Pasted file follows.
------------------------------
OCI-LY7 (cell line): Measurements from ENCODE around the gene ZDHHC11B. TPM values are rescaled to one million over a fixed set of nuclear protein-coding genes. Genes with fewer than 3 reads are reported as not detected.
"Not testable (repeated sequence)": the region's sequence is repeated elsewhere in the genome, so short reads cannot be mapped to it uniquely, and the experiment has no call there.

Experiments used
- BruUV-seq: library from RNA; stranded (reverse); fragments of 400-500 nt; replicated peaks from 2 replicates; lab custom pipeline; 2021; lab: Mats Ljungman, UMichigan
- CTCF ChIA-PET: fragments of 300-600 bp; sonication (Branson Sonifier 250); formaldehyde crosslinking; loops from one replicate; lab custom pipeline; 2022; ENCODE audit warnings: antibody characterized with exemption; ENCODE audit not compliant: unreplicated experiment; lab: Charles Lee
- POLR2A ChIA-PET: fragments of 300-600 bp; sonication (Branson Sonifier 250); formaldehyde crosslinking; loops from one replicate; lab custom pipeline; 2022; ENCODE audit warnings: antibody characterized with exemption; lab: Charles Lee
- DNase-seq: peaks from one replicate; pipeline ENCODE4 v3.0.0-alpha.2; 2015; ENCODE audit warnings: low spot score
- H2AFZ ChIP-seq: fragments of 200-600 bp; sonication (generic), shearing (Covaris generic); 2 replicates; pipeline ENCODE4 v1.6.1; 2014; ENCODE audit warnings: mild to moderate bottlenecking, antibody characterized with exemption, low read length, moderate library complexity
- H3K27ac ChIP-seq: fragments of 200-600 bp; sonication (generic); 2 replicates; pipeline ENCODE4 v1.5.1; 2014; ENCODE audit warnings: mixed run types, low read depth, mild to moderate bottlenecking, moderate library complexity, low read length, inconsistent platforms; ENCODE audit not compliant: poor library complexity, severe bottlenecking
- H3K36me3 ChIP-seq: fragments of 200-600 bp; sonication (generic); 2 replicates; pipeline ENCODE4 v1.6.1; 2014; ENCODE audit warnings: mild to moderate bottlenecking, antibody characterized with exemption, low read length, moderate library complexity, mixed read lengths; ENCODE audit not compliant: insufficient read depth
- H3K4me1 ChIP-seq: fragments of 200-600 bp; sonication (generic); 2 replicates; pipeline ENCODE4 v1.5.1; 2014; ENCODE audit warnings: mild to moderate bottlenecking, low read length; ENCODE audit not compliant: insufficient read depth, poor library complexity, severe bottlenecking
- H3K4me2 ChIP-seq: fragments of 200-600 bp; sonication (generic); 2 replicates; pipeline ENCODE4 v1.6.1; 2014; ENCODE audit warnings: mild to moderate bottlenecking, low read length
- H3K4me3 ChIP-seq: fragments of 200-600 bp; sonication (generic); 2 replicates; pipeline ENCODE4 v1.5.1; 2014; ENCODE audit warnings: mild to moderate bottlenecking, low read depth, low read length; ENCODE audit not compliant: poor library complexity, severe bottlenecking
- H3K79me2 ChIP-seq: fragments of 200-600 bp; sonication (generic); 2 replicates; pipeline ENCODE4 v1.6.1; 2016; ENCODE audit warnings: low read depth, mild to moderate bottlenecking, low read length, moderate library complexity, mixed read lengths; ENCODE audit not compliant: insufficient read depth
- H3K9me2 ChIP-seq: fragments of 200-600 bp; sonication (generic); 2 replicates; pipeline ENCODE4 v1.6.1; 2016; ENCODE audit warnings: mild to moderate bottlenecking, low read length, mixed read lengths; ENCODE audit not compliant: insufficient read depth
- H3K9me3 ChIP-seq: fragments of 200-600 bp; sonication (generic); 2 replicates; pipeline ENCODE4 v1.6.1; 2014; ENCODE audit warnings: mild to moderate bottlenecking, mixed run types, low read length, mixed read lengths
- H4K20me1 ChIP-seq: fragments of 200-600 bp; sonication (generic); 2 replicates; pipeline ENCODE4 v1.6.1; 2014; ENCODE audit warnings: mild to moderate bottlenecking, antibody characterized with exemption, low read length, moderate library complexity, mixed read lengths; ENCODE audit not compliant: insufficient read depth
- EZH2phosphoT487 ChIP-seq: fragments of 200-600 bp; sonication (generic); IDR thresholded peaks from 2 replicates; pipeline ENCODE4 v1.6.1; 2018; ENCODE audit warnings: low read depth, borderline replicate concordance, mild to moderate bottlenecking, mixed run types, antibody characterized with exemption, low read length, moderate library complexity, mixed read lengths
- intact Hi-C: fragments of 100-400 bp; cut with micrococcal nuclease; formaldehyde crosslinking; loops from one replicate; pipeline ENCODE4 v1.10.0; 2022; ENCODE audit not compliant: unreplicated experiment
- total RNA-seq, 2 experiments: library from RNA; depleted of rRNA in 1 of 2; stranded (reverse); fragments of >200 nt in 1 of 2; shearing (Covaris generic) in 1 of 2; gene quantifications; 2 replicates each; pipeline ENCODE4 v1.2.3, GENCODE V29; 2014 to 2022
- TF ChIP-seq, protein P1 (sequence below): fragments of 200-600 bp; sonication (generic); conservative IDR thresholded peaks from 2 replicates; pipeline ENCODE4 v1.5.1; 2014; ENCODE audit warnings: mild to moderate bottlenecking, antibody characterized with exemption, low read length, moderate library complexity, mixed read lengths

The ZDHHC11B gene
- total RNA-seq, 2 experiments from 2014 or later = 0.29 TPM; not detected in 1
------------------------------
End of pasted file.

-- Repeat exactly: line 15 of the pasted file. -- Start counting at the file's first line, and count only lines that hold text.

- H3K9me2 ChIP-seq: fragments of 200-600 bp; sonication (generic); 2 replicates; pipeline ENCODE4 v1.6.1; 2016; ENCODE audit warnings: mild to moderate bottlenecking, low read length, mixed read lengths; ENCODE audit not compliant: insufficient read depth